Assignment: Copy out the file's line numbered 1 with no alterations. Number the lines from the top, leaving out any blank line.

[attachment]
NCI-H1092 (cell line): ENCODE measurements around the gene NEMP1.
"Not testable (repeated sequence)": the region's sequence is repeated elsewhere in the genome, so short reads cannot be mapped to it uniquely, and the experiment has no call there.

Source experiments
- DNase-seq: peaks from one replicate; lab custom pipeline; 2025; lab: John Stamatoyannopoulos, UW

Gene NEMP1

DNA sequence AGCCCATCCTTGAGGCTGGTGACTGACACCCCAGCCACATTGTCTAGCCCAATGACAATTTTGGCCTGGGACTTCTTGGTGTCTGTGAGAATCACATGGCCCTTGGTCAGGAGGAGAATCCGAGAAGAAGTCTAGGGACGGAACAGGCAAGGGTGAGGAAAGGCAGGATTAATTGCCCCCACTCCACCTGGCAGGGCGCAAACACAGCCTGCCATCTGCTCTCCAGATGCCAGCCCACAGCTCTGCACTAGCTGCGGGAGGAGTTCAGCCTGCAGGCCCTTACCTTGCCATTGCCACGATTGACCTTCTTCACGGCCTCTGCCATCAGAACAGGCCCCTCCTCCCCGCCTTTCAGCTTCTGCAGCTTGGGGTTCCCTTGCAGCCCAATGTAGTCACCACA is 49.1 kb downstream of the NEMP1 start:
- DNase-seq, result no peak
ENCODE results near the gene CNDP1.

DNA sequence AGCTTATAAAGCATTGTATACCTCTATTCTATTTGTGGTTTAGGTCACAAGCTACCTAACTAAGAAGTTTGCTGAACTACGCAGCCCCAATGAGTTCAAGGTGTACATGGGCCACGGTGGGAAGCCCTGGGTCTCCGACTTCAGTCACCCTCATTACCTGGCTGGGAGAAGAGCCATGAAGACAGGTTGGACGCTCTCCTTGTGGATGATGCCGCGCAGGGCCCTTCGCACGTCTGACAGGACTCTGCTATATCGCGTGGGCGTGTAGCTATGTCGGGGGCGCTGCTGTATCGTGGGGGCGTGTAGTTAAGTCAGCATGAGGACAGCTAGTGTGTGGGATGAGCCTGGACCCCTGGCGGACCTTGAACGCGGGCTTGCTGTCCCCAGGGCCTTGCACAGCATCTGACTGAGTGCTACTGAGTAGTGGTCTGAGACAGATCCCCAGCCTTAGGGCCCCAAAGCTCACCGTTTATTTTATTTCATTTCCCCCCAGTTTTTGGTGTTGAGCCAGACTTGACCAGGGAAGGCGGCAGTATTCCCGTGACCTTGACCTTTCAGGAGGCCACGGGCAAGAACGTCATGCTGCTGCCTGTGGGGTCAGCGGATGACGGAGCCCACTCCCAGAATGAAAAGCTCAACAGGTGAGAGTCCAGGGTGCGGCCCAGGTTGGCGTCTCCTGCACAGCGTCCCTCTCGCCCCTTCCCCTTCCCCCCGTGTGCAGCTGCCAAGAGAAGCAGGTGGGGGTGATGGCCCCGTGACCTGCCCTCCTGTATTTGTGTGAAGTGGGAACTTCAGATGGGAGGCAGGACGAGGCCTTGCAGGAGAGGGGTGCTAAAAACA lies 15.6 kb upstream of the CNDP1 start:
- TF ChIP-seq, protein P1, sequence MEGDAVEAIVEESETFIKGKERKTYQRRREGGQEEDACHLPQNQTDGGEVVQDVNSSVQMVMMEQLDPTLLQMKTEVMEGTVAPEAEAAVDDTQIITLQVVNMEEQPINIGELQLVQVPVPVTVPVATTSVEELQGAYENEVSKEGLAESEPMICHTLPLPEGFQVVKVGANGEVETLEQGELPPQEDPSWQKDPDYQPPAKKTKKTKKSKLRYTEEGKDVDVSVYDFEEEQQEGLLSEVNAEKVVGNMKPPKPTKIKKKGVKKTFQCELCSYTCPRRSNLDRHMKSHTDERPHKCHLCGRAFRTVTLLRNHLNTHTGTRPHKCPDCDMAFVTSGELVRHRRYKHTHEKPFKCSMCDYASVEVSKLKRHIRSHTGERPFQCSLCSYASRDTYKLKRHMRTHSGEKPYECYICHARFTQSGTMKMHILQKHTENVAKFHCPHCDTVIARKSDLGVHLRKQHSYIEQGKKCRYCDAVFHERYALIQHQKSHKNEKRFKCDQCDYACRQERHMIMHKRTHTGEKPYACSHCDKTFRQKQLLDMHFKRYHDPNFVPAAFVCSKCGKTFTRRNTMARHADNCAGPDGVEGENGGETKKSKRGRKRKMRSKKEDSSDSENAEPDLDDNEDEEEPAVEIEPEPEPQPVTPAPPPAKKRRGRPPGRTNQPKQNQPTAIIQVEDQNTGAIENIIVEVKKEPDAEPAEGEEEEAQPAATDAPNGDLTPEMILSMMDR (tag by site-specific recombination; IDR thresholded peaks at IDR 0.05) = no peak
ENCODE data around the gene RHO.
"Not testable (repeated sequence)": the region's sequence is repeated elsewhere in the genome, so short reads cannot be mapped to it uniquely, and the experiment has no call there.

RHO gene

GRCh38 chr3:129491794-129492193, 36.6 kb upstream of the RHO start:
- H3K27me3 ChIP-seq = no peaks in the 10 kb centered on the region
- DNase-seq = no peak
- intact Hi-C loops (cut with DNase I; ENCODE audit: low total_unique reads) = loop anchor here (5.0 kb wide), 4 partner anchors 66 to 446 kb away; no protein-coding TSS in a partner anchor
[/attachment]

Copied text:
NCI-H1092 (cell line): ENCODE measurements around the gene NEMP1.